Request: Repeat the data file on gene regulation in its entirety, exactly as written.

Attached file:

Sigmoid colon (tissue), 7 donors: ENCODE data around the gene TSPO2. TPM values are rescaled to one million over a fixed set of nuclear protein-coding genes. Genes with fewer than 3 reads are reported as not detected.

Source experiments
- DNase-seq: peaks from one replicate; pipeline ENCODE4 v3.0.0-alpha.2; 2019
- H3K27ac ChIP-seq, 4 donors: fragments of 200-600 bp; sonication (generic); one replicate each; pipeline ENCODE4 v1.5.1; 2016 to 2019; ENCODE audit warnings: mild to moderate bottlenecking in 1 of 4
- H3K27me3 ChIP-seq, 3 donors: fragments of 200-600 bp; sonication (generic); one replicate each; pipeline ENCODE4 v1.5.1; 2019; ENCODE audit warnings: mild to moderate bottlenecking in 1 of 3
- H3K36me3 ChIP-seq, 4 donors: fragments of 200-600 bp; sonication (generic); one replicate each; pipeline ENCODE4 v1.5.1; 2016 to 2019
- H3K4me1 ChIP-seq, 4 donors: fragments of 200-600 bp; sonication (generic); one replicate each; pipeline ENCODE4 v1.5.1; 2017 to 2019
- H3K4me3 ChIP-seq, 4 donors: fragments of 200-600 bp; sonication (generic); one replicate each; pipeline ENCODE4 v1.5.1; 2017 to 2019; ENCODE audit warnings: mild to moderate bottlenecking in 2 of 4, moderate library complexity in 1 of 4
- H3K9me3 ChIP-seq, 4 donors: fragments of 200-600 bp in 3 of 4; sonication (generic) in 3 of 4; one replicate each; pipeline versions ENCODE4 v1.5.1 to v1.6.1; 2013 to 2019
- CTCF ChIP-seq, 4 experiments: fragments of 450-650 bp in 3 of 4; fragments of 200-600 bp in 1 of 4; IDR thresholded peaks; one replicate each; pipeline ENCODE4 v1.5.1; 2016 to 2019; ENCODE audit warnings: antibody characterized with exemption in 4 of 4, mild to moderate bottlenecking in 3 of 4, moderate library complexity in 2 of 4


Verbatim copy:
Sigmoid colon (tissue), 7 donors: ENCODE data around the gene TSPO2. TPM values are rescaled to one million over a fixed set of nuclear protein-coding genes. Genes with fewer than 3 reads are reported as not detected.

Source experiments
- DNase-seq: peaks from one replicate; pipeline ENCODE4 v3.0.0-alpha.2; 2019
- H3K27ac ChIP-seq, 4 donors: fragments of 200-600 bp; sonication (generic); one replicate each; pipeline ENCODE4 v1.5.1; 2016 to 2019; ENCODE audit warnings: mild to moderate bottlenecking in 1 of 4
- H3K27me3 ChIP-seq, 3 donors: fragments of 200-600 bp; sonication (generic); one replicate each; pipeline ENCODE4 v1.5.1; 2019; ENCODE audit warnings: mild to moderate bottlenecking in 1 of 3
- H3K36me3 ChIP-seq, 4 donors: fragments of 200-600 bp; sonication (generic); one replicate each; pipeline ENCODE4 v1.5.1; 2016 to 2019
- H3K4me1 ChIP-seq, 4 donors: fragments of 200-600 bp; sonication (generic); one replicate each; pipeline ENCODE4 v1.5.1; 2017 to 2019
- H3K4me3 ChIP-seq, 4 donors: fragments of 200-600 bp; sonication (generic); one replicate each; pipeline ENCODE4 v1.5.1; 2017 to 2019; ENCODE audit warnings: mild to moderate bottlenecking in 2 of 4, moderate library complexity in 1 of 4
- H3K9me3 ChIP-seq, 4 donors: fragments of 200-600 bp in 3 of 4; sonication (generic) in 3 of 4; one replicate each; pipeline versions ENCODE4 v1.5.1 to v1.6.1; 2013 to 2019
- CTCF ChIP-seq, 4 experiments: fragments of 450-650 bp in 3 of 4; fragments of 200-600 bp in 1 of 4; IDR thresholded peaks; one replicate each; pipeline ENCODE4 v1.5.1; 2016 to 2019; ENCODE audit warnings: antibody characterized with exemption in 4 of 4, mild to moderate bottlenecking in 3 of 4, moderate library complexity in 2 of 4